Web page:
This could cause some annoyance for YouTube creators.
This week, YouTube has announced an update to its Terms of Service which, most notably, includes a new provision that will enable YouTube to insert ads into content that's not part of the YouTube Partner Program.
In other words, if you chose not to put ads in your YouTube video, YouTube's probably going to do it anyway - but you won't gain any subsequent revenue from those ads unless you sign up to YPP.
As explained by YouTube:
"Starting today, we’ll begin slowly rolling out ads on a limited number of videos from channels not in YPP. This means as a creator that’s not in YPP, you may see ads on some of your videos. Since you’re not currently in YPP, you won’t receive a share of the revenue from these ads, though you’ll still have the opportunity to apply for YPP as you normally would once you meet the eligibility requirements."
Many creators over the years have opted not to put ads into their YouTube clips. Back in 2017, reports suggested that Australian musician Gotye had turned down over $10 million in revenue on his YouTube channel because he refused to insert ads into his clips. That choice meant that people could view a creators' content without disruption - but now, it looks like YouTube's going to chuck ads in those clips anyway. So, really, creators probably should sign-up to the monetization program.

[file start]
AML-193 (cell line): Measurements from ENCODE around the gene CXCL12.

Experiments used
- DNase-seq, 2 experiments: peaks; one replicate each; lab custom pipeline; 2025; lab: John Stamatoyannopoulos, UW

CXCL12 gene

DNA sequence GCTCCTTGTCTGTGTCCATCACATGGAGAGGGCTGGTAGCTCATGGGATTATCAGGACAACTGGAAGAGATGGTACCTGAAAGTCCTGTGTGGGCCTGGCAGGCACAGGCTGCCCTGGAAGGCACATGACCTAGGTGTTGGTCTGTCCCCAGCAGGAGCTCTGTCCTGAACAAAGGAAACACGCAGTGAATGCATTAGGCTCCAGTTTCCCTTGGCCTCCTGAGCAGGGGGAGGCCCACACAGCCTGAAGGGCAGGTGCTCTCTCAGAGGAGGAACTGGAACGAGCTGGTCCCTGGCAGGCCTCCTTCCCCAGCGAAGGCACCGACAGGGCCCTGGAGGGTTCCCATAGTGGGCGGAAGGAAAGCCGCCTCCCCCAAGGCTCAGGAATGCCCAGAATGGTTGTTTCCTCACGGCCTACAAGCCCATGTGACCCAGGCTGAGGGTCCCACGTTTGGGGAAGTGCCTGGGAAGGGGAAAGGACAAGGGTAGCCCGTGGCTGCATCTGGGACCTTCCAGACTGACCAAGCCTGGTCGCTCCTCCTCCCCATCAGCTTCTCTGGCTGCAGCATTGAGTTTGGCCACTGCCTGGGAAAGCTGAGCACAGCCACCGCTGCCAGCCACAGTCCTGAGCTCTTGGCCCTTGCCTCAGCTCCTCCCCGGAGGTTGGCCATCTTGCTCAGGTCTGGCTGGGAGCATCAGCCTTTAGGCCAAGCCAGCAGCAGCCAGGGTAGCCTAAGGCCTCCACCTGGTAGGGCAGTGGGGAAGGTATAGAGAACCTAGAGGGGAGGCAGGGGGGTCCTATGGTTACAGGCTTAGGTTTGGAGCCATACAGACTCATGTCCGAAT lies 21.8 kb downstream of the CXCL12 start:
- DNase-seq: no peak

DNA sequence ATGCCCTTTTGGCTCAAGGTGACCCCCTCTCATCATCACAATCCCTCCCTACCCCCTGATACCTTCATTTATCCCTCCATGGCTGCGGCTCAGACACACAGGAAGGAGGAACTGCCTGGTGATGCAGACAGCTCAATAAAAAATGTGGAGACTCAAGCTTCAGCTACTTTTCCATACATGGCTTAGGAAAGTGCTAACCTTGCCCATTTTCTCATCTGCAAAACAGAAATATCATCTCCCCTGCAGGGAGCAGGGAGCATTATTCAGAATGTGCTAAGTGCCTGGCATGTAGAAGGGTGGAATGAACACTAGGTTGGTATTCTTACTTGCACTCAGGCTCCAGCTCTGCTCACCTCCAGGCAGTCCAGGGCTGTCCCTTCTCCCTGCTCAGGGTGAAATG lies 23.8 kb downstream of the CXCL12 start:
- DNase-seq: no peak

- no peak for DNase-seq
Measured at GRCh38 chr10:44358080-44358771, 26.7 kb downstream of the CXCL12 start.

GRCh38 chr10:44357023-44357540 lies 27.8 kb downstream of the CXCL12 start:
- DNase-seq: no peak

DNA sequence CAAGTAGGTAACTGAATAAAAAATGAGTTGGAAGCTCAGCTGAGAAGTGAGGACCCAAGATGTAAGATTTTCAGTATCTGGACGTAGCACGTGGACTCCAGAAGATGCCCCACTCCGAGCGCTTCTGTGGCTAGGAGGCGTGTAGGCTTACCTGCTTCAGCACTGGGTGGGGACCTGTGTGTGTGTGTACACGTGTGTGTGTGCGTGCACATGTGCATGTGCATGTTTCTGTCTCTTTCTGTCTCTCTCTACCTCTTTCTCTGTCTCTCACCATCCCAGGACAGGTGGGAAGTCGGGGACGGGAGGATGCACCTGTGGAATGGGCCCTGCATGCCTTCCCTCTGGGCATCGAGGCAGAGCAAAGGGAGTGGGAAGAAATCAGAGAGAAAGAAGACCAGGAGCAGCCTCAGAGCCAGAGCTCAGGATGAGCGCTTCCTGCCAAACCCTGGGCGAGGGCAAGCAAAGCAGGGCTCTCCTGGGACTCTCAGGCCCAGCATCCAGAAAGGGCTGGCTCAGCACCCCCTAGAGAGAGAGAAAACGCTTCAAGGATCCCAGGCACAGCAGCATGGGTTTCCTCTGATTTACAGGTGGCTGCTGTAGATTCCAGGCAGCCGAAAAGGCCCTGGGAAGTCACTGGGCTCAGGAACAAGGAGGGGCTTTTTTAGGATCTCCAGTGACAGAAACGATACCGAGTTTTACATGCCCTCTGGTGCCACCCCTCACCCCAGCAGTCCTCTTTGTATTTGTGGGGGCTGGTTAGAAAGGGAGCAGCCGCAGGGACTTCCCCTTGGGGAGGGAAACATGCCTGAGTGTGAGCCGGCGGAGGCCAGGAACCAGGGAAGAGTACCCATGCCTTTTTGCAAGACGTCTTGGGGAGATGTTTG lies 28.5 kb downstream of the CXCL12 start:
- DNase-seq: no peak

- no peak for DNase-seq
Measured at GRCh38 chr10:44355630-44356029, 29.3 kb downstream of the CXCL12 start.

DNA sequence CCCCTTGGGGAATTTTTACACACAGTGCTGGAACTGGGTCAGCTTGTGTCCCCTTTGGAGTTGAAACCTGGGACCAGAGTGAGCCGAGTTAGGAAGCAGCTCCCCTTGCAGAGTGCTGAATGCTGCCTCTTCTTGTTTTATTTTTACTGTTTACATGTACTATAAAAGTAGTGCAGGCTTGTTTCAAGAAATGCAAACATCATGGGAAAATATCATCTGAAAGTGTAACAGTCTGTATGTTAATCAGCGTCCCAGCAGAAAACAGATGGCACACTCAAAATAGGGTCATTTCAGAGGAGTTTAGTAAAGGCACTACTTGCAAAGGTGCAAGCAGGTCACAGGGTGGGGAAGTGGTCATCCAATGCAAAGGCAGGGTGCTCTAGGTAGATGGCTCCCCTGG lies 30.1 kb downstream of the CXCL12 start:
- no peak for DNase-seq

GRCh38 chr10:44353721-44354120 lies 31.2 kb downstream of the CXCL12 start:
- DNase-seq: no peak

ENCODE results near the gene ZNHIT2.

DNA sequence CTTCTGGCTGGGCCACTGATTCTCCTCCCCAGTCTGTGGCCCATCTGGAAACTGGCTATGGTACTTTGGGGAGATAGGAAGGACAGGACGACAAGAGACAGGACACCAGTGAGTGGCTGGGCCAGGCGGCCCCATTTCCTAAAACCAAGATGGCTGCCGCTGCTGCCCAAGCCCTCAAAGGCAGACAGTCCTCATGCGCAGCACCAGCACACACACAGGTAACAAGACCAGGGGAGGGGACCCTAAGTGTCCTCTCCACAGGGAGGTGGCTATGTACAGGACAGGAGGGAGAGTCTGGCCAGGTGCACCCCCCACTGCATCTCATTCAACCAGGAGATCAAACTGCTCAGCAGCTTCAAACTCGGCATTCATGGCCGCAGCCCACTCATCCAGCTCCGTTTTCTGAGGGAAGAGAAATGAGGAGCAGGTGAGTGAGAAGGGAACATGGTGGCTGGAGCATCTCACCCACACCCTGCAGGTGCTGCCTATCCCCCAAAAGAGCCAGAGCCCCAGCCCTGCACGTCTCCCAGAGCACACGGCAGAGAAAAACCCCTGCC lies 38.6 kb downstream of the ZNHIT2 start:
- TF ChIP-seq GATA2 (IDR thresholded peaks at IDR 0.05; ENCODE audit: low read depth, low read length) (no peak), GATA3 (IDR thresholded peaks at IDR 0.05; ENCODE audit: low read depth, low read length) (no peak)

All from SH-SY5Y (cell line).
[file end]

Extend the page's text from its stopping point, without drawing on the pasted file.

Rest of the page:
It's hard to estimate how many YouTube videos this change will impact, but it could lead to a significant increase in available ad space on the platform. That will provide YouTube with a lot more revenue opportunities - while it could also provide more ways for advertisers to reach relevant audiences.
In addition to this, YouTube has also added in a new clarification to explicitly ban the harvesting of facial recognition data from YouTube clips, while US creators that are part of the YouTube Partner Program will now also see their revenue payments from YouTube treated as royalties, from a tax perspective.
"Google will withhold taxes from these payments if it is required by law. US creators will generally be unaffected by these withholding taxes as long as they provide valid tax documentation in Adsense."
The changes go into effect from today in the US, and will come into effect for other nations in mid-2021.
You can read a full rundown of each specific YouTube ToS update here.
UPDATE: YouTube has announced that it's rolling out these changes to all regions from June 1st, 2021.